Continue reading more of Jocelyn Macdonald at: When Queerness Is Cultural Capital, Lesbians Go Broke. – AfterEllen (Source)
Posted in Blogs We Love
Tagged AfterEllen, cultural capital, Discrimination, Hate crimes, homophobia, Jocelyn Macdonald, language matters, lesbian erasure, lesbian space, Lesbophobia, personal stories, Politics, Queer Identity, queer politics, Queerness, Threats of violence, violence against lesbians, women's space
By nominating her, Vučić effectively made her Prime Minister of the conservative country but also needs backing from parliament. Some MPs are refusing to vote for her because of sexuality however, which will prevent her from being confirmed by Parliament.
Continue reading at: Politicians refuse to back Serbia’s LGBT leader because of her sexuality (Source)
Goran Miletić, a civil rights activist and Belgrade Pride organiser, said: “Even in some western countries it would be big news and a positive signal if a gay or lesbian person became prime minister or minister. It is even more important for a country where 65% believe that homosexuality is an illness and 78% think that homosexuality should not be expressed outside homes. The appointment of a lesbian can only be a positive message.”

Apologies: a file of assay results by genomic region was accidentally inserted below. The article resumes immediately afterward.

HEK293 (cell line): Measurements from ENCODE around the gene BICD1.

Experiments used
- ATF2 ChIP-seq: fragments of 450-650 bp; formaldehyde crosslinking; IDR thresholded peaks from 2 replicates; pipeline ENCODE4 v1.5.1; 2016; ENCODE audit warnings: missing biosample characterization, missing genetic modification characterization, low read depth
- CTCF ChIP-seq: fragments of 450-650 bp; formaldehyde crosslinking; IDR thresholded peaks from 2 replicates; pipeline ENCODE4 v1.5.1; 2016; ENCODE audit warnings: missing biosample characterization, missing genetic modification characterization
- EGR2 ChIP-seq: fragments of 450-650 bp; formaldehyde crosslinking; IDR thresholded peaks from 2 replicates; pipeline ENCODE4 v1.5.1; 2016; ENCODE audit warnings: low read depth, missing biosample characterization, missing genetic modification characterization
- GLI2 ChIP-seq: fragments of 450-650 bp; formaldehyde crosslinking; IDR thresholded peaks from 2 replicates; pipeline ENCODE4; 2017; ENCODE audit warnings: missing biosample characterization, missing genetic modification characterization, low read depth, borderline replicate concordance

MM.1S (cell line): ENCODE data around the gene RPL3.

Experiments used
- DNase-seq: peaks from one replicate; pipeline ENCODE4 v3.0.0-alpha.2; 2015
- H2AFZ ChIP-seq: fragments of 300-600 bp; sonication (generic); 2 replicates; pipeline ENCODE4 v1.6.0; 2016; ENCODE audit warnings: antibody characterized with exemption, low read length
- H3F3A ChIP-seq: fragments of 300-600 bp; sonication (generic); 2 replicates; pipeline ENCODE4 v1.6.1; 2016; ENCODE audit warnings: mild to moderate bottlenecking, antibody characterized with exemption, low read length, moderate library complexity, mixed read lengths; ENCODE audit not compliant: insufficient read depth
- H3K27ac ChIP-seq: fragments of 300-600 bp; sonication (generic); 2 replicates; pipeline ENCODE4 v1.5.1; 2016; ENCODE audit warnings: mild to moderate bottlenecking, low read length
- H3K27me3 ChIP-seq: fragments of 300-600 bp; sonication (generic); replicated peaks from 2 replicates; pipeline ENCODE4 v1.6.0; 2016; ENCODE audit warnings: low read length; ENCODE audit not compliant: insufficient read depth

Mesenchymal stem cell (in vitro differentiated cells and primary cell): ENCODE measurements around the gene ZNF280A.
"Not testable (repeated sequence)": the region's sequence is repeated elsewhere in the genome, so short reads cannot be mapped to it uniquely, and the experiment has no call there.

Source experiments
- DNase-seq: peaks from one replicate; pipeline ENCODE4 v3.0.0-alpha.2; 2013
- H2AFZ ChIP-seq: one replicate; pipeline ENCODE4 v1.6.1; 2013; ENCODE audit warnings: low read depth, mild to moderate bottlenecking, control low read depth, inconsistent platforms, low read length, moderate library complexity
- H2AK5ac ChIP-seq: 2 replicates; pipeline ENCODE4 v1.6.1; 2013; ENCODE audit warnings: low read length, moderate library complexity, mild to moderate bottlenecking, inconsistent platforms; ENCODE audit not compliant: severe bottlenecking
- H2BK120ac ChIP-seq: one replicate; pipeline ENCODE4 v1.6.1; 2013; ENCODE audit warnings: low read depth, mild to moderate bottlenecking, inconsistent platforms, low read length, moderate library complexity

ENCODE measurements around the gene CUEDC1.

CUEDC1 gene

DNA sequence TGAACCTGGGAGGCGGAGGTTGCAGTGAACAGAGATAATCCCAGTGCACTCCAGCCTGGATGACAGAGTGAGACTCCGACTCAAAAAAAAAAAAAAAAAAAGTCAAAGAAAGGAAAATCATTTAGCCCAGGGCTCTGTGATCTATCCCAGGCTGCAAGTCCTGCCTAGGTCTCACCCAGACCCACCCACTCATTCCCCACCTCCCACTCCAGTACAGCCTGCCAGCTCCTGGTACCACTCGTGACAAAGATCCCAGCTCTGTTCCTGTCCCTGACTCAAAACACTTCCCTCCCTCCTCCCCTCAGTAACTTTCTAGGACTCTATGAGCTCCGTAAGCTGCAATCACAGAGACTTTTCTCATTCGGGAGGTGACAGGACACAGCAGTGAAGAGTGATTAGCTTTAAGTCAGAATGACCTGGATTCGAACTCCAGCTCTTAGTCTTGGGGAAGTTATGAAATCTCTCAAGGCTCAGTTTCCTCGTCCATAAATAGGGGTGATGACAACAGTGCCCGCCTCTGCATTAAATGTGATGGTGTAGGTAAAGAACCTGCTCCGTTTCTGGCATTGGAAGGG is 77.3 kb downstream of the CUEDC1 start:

Continue reading at: Serbia gets its first female – and gay – prime minister | World news | The Guardian (Source)
A lesbian has demanded the Conservative candidate for Hove confirm whether she thinks homosexuality is a sin. It comes as Tory Kristy Adams failed for a third time to provide a clear statement on the subject.
Angela Paterson, a care worker from Hove, said that when she attended a church to which Mrs Adams has links, parishioners prayed to rid her of the “demonic stronghold” of her homosexual thoughts. Miss Paterson, 46, said the experience had been deeply emotionally damaging and when she discovered Mrs Adams was standing in Hove she had immediate concerns over her beliefs about homosexuality.
Continue reading at: Gay woman tells Tory: give me a clear answer (From The Argus) (Source)
Posted in News
Tagged Angela Paterson, Bedford, Freedom from religion, homophobia, Hove, King’s Arms, Kristy Adams, language matters, Lesbians in England, Lesbians in the U.K., Lesbophobia, Politics, representation, Tory